Wednesday, July 25, 2007

I Am Not Lying About the Autism

My ex phoned me from Boston today to talk to the kids. He started the conversation with a basic "How are you?" and then asked about the kids. It was a neutral conversation and moved along quickly as we talked about the day's activities--pre-school and art classes. But for some reason, when I said I needed to go because my autistic son was just having a melt-down, my ex said he didn't understand. My ex's denial was back, and he hung up on me rather than listening to what I had to say.

My oldest son is on the autistic spectrum (PDD-NOS), and one challenge he faces is self-regulation. This means that he occasionally does not deal well with change and may cry as a result of the stress he experiences. This evening, my ex was contending that it was unusual for these melt-downs to occur. How would he know? I spend most of my day at home whereas he sees his kids less than 8 hours a week. I know my kids well and would not exaggerate about their health, their needs, or potential issues.

My ex has never accepted my oldest son's autism. As a result, he has always had problems understanding the commitment and lifestyle necessary to raising an autistic child. He spends his limited time with my autistic son doing a limited range of activities. I can't change his attitudes and interactions, but I try not to exaggerate about my son's needs, his progress, or his issues. In fact, my wish is for my ex to make the same commitments I have made.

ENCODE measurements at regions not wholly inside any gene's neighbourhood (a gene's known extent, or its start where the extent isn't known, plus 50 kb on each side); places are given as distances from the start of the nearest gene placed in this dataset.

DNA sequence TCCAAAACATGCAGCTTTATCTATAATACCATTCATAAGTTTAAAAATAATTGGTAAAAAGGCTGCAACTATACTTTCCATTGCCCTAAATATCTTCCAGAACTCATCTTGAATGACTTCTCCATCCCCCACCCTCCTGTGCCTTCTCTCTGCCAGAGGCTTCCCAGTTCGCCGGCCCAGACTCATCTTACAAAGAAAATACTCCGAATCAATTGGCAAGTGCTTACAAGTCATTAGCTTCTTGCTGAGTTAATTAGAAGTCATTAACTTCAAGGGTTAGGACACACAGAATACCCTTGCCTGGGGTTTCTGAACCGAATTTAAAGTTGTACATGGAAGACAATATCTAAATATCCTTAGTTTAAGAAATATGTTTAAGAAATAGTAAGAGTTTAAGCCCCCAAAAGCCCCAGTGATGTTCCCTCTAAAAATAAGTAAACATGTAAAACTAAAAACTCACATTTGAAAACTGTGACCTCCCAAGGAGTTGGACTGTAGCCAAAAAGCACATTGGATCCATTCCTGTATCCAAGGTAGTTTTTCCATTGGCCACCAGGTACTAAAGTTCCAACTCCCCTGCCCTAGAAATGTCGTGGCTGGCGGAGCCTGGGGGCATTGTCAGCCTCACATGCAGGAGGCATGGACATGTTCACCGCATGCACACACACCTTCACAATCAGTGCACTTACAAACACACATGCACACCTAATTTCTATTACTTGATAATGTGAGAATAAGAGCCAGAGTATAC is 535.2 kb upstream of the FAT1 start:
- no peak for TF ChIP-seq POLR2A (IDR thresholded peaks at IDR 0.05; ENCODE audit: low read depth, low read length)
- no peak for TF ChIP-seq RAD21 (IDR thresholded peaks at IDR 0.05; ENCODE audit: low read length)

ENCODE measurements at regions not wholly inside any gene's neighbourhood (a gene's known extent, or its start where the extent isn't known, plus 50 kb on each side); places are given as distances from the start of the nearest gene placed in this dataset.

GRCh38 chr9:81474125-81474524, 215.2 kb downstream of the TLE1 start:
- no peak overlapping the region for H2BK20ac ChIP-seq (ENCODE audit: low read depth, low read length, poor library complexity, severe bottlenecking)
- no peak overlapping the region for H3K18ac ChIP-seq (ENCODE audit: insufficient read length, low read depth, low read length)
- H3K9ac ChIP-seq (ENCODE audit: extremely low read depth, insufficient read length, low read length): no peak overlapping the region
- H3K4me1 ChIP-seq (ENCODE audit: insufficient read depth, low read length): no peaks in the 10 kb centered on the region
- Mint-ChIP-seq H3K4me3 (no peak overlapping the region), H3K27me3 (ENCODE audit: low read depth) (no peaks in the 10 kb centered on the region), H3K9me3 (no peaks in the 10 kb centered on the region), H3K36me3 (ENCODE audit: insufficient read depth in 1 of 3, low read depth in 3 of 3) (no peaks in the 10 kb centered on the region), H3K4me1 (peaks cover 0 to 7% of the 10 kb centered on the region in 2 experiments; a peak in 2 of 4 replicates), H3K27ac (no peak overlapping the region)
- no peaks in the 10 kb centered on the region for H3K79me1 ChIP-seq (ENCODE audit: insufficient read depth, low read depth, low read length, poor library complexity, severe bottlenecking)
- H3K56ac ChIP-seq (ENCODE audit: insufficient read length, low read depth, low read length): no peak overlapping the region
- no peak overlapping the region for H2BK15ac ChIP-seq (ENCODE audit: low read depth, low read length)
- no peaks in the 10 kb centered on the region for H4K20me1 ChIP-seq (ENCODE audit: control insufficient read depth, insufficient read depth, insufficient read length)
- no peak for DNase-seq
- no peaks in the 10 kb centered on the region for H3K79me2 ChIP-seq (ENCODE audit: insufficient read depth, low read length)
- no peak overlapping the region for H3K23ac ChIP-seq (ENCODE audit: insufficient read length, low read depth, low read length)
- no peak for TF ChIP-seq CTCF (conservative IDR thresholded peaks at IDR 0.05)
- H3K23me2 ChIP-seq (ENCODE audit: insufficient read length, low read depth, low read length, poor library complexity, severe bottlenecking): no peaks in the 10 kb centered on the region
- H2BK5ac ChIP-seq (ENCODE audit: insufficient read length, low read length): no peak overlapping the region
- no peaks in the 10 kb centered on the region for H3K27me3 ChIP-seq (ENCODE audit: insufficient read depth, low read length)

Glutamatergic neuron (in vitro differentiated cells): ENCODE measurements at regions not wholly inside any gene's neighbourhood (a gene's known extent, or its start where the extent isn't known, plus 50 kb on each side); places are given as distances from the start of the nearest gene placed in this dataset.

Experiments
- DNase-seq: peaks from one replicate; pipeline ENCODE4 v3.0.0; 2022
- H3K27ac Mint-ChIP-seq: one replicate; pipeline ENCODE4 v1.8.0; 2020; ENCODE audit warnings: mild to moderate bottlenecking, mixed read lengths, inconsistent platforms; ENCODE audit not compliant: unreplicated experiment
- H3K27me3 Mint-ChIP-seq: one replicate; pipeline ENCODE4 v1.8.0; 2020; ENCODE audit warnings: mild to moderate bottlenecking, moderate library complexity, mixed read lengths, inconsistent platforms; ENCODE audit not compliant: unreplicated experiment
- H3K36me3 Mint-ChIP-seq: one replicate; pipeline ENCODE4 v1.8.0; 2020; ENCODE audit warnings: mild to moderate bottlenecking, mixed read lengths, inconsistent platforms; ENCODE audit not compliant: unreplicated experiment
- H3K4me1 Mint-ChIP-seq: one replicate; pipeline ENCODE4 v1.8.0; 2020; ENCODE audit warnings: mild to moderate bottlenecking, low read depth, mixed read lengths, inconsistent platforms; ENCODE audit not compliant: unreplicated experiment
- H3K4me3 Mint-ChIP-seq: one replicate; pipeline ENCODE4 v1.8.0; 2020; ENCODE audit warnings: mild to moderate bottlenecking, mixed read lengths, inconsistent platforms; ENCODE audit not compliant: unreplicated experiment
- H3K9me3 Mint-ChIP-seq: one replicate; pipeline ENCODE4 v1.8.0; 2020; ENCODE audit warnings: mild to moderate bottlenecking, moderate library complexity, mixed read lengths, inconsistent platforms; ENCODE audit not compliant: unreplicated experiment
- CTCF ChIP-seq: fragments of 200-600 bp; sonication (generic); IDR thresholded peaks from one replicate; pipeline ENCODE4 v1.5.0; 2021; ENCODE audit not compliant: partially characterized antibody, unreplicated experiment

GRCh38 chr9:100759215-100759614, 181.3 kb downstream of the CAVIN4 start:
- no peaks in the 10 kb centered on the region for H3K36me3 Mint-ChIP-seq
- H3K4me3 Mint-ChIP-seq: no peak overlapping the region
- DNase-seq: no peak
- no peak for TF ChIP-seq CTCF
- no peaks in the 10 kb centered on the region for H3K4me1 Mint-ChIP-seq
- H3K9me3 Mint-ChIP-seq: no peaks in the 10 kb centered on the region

I often spend too much time thinking about how to convince my ex that my autistic son has special needs and that we need to deal with issues now rather than deny that a problem exists. I occasionally read articles on communication strategy. Sometimes I focus about message delivery (e.g., phone or email). For example, I will send a text message after a bad phone conversation to say we need to continue working together. The amount of effort required to communicate is sometimes just plain tiring. I feel like I am training to be a PR person or a counselor.

Although my ex and I differ about my autistic son's needs, I have tried and will continue to try being consistent about my perspective. Every time I talk to my ex, I don't fabricate issues; I speak about the events I observe. I attempt to share what I have learned from counselors and teachers who have shared their wisdom with me. My ex says he wants to treat my autistic son like a typical child and not be so constrained by rules and structure, but maybe one day he will understand. I have only the future success of my children at heart. When I communicate what I see and understand, I do so as an advocate and not as a control freak mom bent on making my sons into "momma's boys."

1 comment:

Unknown said...

Hi Meg-
I saw your post on Helium about Autism. I am a parent with a 12 year old son with autism and had submitted to the same topic....Anyway, just networking, but wanted to invite you to join my new online community for those who love someone with autism. It is evolving and growing and could use some input from techno-savvy parents. Would love to have you join, share and even link to your own site. Find it at Cheers-
Shannon Johnson (SJ on Helium)